The Washington Redskins and Philadelphia Eagles will face off in a season-opening game Monday night, another chapter in the cities' rivalry. But off the gridiron, the teams' owners have been butting heads in the field of politics for years.
Redskins owner Daniel Snyder has given nearly $100,000 to GOP campaigns and groups since 2009. His Eagles counterpart, Jeffrey Lurie, has contributed nearly $20,000 to Democratic causes in the same timeframe.
Snyder and Lurie are two of 27 NFL team owners who have been financially active in politics in the Obama era, according to a Washington Examiner analysis of federal campaign finance data.
Some, like Woody Johnson of the New York Jets and Stephen Ross of the Miami Dolphins, have given hundreds of thousands of their own dollars. Others, including longtime Buffalo Bills owner Ralph Wilson, gave only a small amount to one campaign.
Data for the Examiner's analysis was culled from OpenSecrets.org, the website of the nonpartisan Center for Responsive Politics.
Donation totals may not be complete; it's not difficult for a wealthy person to obscure political contributions by donating in a state where he has a secondary residence or giving money in the name of a family member. Unless otherwise stated, donation totals cover the start of 2009 to late August of this year.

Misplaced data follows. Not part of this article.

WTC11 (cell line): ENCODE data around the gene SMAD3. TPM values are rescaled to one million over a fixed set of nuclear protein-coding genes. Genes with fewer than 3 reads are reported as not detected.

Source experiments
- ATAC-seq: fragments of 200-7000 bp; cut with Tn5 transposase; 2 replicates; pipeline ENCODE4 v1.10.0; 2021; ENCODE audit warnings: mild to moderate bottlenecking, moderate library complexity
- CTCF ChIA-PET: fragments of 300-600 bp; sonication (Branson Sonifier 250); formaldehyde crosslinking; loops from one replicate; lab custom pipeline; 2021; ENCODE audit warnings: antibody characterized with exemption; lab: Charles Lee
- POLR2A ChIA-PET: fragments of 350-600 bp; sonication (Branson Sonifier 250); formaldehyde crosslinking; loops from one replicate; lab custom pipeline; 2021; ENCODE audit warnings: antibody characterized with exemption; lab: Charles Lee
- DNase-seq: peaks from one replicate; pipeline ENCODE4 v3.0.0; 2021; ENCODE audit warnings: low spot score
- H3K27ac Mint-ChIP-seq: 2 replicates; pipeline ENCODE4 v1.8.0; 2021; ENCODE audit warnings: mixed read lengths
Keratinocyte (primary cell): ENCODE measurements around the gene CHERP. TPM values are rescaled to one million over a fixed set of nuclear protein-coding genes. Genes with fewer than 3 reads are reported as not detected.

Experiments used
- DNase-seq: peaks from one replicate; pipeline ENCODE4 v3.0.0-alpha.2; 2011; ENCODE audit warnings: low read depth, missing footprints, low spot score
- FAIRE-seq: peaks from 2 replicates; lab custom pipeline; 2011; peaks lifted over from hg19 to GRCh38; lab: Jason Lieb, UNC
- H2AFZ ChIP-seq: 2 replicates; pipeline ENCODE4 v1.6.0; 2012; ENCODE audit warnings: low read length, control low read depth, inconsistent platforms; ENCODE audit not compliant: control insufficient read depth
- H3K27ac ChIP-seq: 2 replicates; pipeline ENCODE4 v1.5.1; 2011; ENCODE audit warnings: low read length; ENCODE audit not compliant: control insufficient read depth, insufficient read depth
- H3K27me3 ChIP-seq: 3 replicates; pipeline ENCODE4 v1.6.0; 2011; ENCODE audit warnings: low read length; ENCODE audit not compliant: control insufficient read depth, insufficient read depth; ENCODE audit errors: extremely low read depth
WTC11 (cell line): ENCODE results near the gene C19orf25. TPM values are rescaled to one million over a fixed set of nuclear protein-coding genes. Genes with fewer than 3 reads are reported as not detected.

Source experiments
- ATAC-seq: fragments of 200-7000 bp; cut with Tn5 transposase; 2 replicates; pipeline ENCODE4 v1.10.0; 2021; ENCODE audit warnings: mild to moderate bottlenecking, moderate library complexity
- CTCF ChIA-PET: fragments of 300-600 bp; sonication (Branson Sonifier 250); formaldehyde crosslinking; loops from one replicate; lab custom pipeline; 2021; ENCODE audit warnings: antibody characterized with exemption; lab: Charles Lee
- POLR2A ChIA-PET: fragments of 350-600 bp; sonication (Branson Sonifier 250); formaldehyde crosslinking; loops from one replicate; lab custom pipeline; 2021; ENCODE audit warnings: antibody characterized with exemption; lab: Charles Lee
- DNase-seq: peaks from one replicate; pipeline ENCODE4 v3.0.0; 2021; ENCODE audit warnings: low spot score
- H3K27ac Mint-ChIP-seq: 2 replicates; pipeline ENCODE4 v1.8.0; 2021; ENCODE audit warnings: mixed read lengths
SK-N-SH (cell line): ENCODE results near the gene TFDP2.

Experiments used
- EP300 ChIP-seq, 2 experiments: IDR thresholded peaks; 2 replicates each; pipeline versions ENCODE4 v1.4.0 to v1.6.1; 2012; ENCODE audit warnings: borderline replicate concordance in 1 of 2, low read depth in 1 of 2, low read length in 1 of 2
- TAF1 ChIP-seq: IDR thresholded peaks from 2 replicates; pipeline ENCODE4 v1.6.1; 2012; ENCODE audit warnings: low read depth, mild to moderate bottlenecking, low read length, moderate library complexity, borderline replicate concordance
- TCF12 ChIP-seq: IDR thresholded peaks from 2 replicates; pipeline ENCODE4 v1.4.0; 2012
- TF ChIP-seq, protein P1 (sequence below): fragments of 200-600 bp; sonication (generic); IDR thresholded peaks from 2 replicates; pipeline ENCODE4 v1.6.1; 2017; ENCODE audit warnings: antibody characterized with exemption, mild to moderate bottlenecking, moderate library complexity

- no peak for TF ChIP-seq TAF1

Take a look at this graphic to see how the team owners stack up, then scroll down for seven key takeaways from the data:
1. Republican donors outnumber Democratic donors about 3-to-2
Half of the 32 NFL teams have an owner who largely contributes to Republicans. Another 10 donate primarily to Democrats. One owner, Jim Irsay of the Indianapolis Colts, has a mixed record. The owners of the Raiders, Lions, Buccaneers and Broncos have no record of political contributions, and the Green Bay Packers are community-owned.
2. But the GOP donors throw their money around much more
The owners who lean Republican account for more than 90 percent of political contributions by owners. The GOP donors averaged about $299,000 given per owner, while owners who gave mostly to Democrats contributed an average of about $32,000.
But one man heavily skews the numbers.
3. Most of that comes from Houston Texans owner Bob McNair
McNair, who has owned the Texans since the NFL awarded a team to him in 1999, has an estimated net worth of $1.5 billion. He has donated $3.4 million since 2009, most of it going to pro-Mitt Romney super PACs in the final weeks of the 2012 election cycle. His contributions account for almost two-thirds of all political donations from NFL team owners.
If you remove McNair, the other GOP-leaning owners have donated slightly less than $96,000 on average, which still dwarfs the Democrats' average, but not by nearly as much.
4. Teams owned by GOP donors are in a surprising Super Bowl slump
Only one of the last 12 Super Bowl winners was helmed by a Republican-supporting owner: the New Orleans Saints in 2010, owned by Tom Benson.